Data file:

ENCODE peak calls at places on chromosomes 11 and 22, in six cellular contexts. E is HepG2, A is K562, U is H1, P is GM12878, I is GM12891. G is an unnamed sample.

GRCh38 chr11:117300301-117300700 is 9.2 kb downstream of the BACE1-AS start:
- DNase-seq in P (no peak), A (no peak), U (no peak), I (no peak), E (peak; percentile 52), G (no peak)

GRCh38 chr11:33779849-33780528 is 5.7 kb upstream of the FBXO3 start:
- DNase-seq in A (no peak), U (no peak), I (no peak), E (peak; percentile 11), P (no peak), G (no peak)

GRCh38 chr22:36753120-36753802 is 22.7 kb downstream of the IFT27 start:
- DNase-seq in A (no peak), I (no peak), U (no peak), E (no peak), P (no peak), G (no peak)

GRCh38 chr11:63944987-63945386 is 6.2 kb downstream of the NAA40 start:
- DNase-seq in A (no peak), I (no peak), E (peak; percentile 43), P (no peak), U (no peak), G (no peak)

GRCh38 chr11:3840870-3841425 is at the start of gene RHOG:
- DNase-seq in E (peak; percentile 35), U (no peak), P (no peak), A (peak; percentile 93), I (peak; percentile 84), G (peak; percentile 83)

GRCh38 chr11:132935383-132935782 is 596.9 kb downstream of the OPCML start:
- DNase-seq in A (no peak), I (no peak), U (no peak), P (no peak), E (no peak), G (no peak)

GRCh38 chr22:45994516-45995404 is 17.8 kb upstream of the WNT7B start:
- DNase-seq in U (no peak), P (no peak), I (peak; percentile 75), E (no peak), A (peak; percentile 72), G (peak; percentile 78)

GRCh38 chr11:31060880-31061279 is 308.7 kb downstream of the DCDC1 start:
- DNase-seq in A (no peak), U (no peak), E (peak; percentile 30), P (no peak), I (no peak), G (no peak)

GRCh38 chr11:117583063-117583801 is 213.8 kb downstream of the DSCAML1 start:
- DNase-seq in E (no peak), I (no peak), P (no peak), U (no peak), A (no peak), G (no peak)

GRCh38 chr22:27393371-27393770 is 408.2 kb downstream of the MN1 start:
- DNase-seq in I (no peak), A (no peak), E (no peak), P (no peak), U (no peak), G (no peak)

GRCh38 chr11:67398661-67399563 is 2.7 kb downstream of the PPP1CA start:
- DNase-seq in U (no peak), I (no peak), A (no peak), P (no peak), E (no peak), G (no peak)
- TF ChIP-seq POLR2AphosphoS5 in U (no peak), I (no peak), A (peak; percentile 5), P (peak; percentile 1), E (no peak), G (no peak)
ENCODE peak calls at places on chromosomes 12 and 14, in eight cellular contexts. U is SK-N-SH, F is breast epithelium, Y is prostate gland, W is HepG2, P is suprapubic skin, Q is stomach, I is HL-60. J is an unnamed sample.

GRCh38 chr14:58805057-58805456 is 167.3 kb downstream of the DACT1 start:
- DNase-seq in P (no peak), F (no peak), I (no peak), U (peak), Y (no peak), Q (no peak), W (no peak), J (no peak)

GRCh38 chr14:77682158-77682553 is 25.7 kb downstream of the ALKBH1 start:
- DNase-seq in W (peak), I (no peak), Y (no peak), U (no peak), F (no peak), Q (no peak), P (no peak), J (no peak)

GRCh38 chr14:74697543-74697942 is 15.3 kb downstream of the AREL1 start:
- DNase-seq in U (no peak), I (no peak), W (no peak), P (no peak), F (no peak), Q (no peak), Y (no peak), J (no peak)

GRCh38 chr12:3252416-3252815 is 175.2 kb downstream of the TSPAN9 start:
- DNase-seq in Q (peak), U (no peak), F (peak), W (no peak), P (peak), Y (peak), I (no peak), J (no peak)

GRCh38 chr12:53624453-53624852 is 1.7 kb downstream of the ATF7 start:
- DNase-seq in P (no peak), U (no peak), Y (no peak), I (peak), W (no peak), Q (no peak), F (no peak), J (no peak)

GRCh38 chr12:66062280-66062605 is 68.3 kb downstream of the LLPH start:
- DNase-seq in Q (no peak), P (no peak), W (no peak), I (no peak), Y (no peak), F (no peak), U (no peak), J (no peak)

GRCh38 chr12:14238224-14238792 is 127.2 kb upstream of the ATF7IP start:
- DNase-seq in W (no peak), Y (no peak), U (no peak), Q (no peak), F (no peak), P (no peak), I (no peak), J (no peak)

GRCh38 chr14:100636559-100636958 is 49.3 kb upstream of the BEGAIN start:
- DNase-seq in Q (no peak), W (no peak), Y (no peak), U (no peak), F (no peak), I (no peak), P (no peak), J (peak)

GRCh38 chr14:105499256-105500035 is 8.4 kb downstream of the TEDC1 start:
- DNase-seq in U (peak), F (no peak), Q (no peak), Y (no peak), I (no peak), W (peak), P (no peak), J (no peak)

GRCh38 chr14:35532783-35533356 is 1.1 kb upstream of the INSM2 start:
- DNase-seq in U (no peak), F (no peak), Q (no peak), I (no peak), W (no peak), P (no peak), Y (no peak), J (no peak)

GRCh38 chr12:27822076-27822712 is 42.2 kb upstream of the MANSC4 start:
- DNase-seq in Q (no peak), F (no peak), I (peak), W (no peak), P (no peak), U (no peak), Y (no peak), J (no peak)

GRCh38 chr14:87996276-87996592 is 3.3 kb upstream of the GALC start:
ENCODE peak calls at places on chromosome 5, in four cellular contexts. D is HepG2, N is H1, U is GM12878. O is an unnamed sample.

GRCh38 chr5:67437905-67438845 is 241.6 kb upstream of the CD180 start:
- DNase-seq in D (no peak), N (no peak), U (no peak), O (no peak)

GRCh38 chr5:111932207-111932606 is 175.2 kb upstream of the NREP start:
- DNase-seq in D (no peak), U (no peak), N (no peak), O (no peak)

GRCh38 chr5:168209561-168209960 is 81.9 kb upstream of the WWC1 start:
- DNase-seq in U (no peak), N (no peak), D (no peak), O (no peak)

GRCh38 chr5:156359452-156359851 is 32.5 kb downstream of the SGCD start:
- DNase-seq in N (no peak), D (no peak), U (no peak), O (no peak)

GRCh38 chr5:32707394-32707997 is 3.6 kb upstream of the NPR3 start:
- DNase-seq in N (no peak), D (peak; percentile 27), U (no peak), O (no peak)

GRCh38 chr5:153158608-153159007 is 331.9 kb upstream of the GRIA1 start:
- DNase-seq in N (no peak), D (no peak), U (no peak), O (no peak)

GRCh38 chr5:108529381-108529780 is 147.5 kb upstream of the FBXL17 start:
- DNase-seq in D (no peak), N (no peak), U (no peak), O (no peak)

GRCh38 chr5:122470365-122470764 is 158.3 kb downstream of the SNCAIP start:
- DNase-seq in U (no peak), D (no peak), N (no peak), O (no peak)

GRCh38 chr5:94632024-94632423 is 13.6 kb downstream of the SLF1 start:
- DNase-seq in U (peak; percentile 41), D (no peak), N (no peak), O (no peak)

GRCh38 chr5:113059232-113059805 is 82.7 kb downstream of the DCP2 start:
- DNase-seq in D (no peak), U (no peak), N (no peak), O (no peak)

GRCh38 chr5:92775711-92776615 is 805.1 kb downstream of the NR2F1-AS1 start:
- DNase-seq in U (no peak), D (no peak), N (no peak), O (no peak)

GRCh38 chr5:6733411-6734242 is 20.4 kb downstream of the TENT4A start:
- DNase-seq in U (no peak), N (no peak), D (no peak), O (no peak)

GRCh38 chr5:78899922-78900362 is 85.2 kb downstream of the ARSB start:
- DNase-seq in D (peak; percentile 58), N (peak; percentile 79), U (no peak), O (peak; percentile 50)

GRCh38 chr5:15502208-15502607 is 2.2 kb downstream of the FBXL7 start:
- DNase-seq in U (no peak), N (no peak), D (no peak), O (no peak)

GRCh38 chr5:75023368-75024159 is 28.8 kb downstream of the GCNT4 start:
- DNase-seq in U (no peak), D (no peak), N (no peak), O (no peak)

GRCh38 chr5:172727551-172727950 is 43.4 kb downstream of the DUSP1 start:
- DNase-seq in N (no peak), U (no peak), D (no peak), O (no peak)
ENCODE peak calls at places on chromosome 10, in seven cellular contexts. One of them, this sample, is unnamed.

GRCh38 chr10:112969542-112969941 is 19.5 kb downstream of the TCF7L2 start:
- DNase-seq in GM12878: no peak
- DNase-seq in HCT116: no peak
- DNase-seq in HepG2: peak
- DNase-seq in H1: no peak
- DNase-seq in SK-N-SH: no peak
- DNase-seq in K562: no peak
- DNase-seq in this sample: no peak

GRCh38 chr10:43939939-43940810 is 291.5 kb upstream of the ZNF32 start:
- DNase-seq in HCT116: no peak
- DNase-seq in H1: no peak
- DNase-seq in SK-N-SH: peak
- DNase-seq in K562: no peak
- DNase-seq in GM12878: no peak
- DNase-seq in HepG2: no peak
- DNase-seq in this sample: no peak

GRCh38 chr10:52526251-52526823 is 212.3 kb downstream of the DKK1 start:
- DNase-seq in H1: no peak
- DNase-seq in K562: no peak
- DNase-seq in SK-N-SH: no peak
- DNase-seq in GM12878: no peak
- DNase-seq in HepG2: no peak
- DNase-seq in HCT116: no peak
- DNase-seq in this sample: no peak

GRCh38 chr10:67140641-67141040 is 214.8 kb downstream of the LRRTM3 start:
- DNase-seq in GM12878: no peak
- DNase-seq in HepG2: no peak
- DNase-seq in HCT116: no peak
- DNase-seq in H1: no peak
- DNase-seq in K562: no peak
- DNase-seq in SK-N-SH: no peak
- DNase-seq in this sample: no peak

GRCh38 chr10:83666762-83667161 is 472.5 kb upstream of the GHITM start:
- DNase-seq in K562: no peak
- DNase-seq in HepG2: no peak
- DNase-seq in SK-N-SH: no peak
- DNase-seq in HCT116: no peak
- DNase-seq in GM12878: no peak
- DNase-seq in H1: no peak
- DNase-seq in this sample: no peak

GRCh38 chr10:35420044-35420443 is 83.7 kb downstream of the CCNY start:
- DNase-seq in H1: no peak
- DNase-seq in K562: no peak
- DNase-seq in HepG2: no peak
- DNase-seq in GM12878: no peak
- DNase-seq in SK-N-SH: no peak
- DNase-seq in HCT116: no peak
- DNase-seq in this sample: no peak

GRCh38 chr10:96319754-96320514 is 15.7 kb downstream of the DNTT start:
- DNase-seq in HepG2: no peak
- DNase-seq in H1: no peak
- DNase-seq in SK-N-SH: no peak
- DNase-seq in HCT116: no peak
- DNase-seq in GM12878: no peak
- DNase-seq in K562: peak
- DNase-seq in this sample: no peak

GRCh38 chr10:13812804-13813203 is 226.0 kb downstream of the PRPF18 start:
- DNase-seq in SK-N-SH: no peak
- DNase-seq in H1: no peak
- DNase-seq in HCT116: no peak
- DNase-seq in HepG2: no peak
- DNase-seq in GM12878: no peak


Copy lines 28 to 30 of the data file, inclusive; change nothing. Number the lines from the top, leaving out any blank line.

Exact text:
GRCh38 chr14:77682158-77682553 is 25.7 kb downstream of the ALKBH1 start:
- DNase-seq in W (peak), I (no peak), Y (no peak), U (no peak), F (no peak), Q (no peak), P (no peak), J (no peak)

GRCh38 chr14:74697543-74697942 is 15.3 kb downstream of the AREL1 start: